Construction of Big Air is under way at Fenway Park and it’s going to be big, really big. Any day now, if you’re driving through Kenmore Square or along the Mass. Pike, you’ll see the top of biggest thing you’ve ever seen at the ballyard. Way bigger than Big Papi. Bigger than even — wait for it, Sox fans — the Green Monster.
The tippity top of the made-for-Fenway hill at Big Air, the ISF-sanctioned ski and snowboard event slated for Feb. 11-12, will be 150 feet high. If you’re scoring at home, or as you zip by the Fens, that’s roughly 20 feet above the top row of lights in any of Fenway’s Godzilla-like light towers. Harmon Killebrew launched some prodigious popups in his visits to Fenway, but even The Killer would have marveled at such heights.
Now, as for whatever havoc high winds could cause . . .
“We’ll be good up to 105 miles an hour,’’ said a confident Mike Zorena, owner of Sutton-based ConsultantZee, Inc., who is overseeing the company’s awe-inspiring Big Air engineering feat. “Not a problem.’’
Smart and interesting guy, Zorena, whose company not long ago erected acres of scaffolding for a Pope Francis gig at Vatican City. He knows his stuff, including such things as how many pounds of ballast (320,000) it will take to anchor Big Air’s gargantuan mountain to Fenway’s lawn.
However, if the winds top out at 105 m.p.h. in the Back Bay’s lyric little bandbox come showtime, we’ve got a way bigger story than whatever gravity-defying tricks some of the world’s best boarders or free skiers might throw our way. And though I am neither qualified nor authorized to speak on such subjects, I have it on the deep, deep inside that the BostonGlobe.com paywall will come down if the winds reach warp factor 5. In fact, I suspect everything else in the city will come down, other than the Big Air hill and maybe the TD Garden parking rates.
Big Air is unlike anything we’ve ever seen around here, although Boston Garden staged a smaller version (Grandfather of Big Air?) for a few years, beginning in 1935. Walter Brown, then the czar of Causeway Street, was inspired by a trip to Haymarket Square, where he witnessed fish chilled on beds of ice. Correct in his belief that icing down a ramp could lead to the production of an indoor launch, Brown soon had skiers starting their runs from the top of the second balcony, their heads nearly scraping against the Garden ceiling as they maneuvered into ready position.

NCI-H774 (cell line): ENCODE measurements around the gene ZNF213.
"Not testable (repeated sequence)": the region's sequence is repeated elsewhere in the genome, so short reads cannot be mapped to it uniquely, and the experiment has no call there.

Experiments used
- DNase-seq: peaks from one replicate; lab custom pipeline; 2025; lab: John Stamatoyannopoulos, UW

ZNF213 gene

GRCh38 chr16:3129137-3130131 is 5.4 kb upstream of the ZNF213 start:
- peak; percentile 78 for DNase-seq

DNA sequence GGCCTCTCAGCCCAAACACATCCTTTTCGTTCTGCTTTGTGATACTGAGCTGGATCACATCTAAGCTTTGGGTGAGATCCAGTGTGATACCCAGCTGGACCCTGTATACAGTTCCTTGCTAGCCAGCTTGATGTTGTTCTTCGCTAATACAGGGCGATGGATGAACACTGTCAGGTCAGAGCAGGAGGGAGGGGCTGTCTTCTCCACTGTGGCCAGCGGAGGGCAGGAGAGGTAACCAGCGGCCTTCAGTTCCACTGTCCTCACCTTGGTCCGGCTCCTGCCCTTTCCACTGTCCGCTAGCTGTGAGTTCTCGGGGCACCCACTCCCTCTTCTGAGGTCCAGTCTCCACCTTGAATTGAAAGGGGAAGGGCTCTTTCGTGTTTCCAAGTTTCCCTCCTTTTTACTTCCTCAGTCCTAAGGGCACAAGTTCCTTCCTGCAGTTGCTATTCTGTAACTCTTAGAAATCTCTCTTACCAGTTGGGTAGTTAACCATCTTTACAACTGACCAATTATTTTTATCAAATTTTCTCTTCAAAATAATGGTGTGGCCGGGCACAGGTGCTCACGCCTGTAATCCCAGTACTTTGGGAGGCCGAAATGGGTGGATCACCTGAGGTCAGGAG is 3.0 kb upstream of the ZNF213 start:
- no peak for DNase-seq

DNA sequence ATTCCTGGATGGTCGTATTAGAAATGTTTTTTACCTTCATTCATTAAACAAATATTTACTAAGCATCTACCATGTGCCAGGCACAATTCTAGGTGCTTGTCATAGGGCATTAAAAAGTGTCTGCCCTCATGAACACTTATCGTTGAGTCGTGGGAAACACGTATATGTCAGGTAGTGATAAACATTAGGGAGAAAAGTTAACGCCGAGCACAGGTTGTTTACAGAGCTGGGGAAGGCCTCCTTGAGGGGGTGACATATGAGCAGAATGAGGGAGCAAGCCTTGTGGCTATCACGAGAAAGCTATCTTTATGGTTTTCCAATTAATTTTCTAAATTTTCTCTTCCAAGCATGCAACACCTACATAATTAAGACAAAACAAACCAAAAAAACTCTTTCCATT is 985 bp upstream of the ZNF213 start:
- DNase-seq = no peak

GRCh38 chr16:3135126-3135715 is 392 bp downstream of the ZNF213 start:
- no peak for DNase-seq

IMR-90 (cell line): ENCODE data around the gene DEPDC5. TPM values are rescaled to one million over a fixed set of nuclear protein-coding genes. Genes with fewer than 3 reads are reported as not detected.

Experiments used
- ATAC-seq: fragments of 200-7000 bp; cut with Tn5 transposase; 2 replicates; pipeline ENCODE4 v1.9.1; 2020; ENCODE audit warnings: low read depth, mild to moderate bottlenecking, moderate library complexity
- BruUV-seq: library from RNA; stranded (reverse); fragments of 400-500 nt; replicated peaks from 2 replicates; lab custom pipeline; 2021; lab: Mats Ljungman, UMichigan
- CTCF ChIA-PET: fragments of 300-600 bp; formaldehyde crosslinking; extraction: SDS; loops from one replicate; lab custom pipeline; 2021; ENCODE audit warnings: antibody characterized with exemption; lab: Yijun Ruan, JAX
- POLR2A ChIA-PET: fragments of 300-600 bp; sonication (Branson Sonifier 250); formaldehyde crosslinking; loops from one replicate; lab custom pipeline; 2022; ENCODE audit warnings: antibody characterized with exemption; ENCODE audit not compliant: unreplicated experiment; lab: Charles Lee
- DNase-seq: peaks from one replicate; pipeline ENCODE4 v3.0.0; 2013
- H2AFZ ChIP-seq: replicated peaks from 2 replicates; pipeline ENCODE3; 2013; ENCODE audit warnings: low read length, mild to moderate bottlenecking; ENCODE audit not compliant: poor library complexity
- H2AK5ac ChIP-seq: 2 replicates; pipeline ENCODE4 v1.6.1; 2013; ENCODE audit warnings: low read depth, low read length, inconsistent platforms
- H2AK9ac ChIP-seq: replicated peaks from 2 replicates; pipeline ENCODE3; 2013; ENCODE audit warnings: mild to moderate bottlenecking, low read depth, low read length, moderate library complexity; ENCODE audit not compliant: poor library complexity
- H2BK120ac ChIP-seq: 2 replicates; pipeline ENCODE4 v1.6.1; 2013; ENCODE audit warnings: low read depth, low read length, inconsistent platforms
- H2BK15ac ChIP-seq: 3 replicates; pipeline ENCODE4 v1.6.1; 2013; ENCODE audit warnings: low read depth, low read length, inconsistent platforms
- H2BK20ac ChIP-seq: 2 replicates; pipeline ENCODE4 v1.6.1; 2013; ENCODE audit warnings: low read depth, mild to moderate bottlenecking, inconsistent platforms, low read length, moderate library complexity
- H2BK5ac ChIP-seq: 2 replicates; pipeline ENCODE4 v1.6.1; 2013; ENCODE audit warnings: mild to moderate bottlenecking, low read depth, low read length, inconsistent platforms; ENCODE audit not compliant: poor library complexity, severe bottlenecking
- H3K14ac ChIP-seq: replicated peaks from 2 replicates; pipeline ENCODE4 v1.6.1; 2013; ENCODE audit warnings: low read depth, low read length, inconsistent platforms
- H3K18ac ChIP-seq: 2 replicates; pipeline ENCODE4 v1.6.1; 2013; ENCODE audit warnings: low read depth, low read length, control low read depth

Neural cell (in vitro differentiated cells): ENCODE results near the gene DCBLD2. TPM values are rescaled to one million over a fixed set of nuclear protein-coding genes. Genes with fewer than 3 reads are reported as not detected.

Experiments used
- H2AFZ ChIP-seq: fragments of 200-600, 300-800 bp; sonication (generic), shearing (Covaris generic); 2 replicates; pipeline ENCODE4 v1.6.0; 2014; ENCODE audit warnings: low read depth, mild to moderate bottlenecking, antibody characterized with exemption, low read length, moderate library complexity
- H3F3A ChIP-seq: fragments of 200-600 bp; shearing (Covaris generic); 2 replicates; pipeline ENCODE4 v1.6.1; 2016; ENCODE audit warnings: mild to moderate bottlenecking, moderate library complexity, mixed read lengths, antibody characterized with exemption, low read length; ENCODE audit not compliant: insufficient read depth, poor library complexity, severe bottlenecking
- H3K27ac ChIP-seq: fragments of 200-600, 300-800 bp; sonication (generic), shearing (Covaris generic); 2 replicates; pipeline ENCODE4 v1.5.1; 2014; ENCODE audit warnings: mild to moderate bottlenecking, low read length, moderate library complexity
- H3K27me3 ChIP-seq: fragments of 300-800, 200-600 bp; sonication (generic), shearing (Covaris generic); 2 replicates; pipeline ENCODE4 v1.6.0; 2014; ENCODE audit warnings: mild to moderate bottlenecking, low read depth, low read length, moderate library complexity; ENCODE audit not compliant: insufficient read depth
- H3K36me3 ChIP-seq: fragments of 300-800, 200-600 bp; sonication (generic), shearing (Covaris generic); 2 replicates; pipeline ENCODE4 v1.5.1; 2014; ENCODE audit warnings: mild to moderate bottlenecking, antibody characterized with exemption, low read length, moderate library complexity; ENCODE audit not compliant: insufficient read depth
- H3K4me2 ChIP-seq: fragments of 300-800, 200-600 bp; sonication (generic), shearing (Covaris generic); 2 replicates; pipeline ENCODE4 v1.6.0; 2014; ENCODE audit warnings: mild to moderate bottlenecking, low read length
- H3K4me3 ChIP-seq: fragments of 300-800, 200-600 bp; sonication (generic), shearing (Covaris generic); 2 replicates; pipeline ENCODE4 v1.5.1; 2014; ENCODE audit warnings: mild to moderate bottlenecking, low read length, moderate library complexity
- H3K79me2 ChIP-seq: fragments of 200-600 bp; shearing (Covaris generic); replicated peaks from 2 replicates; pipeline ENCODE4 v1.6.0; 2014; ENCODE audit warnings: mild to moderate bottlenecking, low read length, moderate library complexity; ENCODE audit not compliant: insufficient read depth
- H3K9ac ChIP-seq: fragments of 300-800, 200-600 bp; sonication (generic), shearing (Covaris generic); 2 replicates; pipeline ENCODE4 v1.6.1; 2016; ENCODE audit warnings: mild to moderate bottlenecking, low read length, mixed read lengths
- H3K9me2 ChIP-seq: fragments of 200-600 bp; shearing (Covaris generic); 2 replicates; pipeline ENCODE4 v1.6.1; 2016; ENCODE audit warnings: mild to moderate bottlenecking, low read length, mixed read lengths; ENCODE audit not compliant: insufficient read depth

Well, Big Air ain’t Walter Brown’s Garden winter carnival. Sponsored by Lawrence-based Polartec, the popular outdoorware manufacturer, Big Air will be the first time 60 of the world’s top male and female free skiers and boarders — some of whom will be seen at the 2018 Olympics in Pyeongchang — strut their stuff inside a ballpark for a FIS World Cup event.
According to Eric Webster, senior director of events for the US Ski and Snowboard Association, some of the skiers will attempt quadruple flips, no different than if they were working a natural hill in California, Nevada, Switzerland, or France. Fenway is intimate and cozy, but not so small that it stopped Webster and the folks at Fenway, including Red Sox president Sam Kennedy and top aide Fred Olsen, from thinking outside the bandbox.
“I am super confident,’’ said Webster, “that it’s designed to showcase our sport . . . this will be a unique, special, great show.’’
It’s 420 feet from home plate to center field at Fenway, and the Big Air hill, lined up in that very trajectory, will be all of that, with athletes finishing their runs (ideally) at the foot of the backstop behind home plate. The top of the hill, up there above the light towers, will back up against the bleachers and will be accessible by an elevator. Goodnight Moon! Nothing has ever loomed over Fenway like these Back Bay Alps, save for perhaps the CITGO sign.
Tickets for Big Air will be priced $30 to $100, and both Olsen and Webster last week identified the X Games crowd, mainly teenagers and twentysomethings, as the key demographic. They’re hopeful it will appeal to the family market, too. With the bleachers closed off, capacity each of the two nights will be about 25,000, with the action shown on NBCSN each night and then a wrapup aired on NBC on the weekend.
It’s a novelty item, for sure, and an expensive one to stage. Construction began in mid-January and it will take a 50-member crew just shy of a full month to complete, aided by a 275-ton crane already on the premises to construct some new permanent seating on the right-field upper deck. Neither the Red Sox nor USSSA would reveal the cost of construction.
We don’t always do well around here with our big sports dreams.
The Boston 2024 Olympic idea, idyllic in theory, fell apart faster than a $1,500 Suffolk claimer when put in a race against public opinion.
The city’s first Indy-style Grand Prix race, a huge event planned over a few days this Labor Day weekend, hangs on desperately right now, caught in the middle of one of our city’s oldest sports — political handball. Not everyone agrees that the huge potential financial impact of a big car race, staged on a quiet holiday weekend in the Seaport, is something worth trying. Too bad. But so Boston, at least the Boston that we like to purport, doesn’t really exist any more.
But bring on the skiers, the boarders, and whatever else they want to bring to the Back Bay’s high terrain. I think it’s great and hope to be there both nights. Less than a week after the snowmen and snowwomen complete their final runs at Fenway, the Sox will open spring training in Fort Myers, Fla.
Manmade or natural, who better than Sox fans to know what it takes to navigate and survive the slippery slopes?